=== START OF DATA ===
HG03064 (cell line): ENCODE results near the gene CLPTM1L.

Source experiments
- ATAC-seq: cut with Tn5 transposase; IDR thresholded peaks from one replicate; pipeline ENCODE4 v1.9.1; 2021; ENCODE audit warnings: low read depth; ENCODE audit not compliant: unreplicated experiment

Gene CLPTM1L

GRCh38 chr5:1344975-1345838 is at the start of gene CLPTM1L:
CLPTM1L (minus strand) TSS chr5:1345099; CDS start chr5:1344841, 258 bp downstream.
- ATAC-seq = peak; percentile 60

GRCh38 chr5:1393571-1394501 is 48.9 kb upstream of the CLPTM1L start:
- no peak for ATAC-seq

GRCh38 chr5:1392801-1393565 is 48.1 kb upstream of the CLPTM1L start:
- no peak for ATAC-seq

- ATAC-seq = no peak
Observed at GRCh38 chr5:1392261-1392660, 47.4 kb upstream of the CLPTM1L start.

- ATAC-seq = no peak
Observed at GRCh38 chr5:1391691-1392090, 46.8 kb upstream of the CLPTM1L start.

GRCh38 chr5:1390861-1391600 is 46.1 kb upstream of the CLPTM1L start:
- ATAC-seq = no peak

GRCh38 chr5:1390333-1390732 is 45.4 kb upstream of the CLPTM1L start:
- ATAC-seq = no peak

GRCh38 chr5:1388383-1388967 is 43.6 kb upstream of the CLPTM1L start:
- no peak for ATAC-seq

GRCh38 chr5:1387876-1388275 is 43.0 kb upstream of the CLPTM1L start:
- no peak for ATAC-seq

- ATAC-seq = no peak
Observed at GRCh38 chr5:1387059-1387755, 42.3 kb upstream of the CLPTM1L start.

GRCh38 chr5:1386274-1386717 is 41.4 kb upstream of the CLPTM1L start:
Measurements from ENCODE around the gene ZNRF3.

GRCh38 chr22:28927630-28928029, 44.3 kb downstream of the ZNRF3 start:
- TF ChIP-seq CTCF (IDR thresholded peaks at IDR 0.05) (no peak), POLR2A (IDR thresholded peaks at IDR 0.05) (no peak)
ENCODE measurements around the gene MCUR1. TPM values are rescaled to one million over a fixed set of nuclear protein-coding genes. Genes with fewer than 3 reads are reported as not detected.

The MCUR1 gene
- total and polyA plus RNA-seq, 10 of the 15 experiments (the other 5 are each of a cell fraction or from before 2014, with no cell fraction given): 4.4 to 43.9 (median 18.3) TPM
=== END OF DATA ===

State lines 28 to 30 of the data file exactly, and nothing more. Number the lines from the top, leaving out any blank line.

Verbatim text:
GRCh38 chr22:28927630-28928029, 44.3 kb downstream of the ZNRF3 start:
- TF ChIP-seq CTCF (IDR thresholded peaks at IDR 0.05) (no peak), POLR2A (IDR thresholded peaks at IDR 0.05) (no peak)
ENCODE measurements around the gene MCUR1. TPM values are rescaled to one million over a fixed set of nuclear protein-coding genes. Genes with fewer than 3 reads are reported as not detected.